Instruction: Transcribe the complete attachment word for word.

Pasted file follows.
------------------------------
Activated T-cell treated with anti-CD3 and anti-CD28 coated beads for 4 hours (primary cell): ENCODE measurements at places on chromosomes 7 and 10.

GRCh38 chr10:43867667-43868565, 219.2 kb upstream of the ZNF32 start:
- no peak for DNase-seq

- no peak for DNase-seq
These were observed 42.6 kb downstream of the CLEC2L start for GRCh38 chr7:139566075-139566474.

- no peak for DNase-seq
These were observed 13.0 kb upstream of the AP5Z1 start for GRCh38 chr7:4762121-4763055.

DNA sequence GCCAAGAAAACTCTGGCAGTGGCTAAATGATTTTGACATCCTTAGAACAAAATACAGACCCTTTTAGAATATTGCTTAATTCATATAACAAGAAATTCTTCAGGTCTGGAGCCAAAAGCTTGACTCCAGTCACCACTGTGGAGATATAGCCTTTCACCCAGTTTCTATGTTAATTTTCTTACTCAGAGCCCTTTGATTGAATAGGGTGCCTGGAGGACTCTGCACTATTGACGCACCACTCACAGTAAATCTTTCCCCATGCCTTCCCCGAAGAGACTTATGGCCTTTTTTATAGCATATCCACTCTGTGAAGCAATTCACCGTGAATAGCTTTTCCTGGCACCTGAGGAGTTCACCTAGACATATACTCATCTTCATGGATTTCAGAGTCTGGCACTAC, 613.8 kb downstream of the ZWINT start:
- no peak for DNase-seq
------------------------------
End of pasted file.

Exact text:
Activated T-cell treated with anti-CD3 and anti-CD28 coated beads for 4 hours (primary cell): ENCODE measurements at places on chromosomes 7 and 10.

GRCh38 chr10:43867667-43868565, 219.2 kb upstream of the ZNF32 start:
- no peak for DNase-seq

- no peak for DNase-seq
These were observed 42.6 kb downstream of the CLEC2L start for GRCh38 chr7:139566075-139566474.

- no peak for DNase-seq
These were observed 13.0 kb upstream of the AP5Z1 start for GRCh38 chr7:4762121-4763055.

DNA sequence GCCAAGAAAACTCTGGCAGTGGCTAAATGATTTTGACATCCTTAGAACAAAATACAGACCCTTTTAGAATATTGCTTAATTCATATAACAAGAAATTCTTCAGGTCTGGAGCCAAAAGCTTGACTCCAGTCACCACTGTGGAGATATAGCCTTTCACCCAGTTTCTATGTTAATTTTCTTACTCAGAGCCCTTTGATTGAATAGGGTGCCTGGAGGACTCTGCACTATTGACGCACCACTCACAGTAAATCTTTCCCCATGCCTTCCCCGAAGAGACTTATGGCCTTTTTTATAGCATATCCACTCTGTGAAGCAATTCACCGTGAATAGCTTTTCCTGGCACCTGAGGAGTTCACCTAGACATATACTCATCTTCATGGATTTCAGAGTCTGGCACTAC, 613.8 kb downstream of the ZWINT start:
- no peak for DNase-seq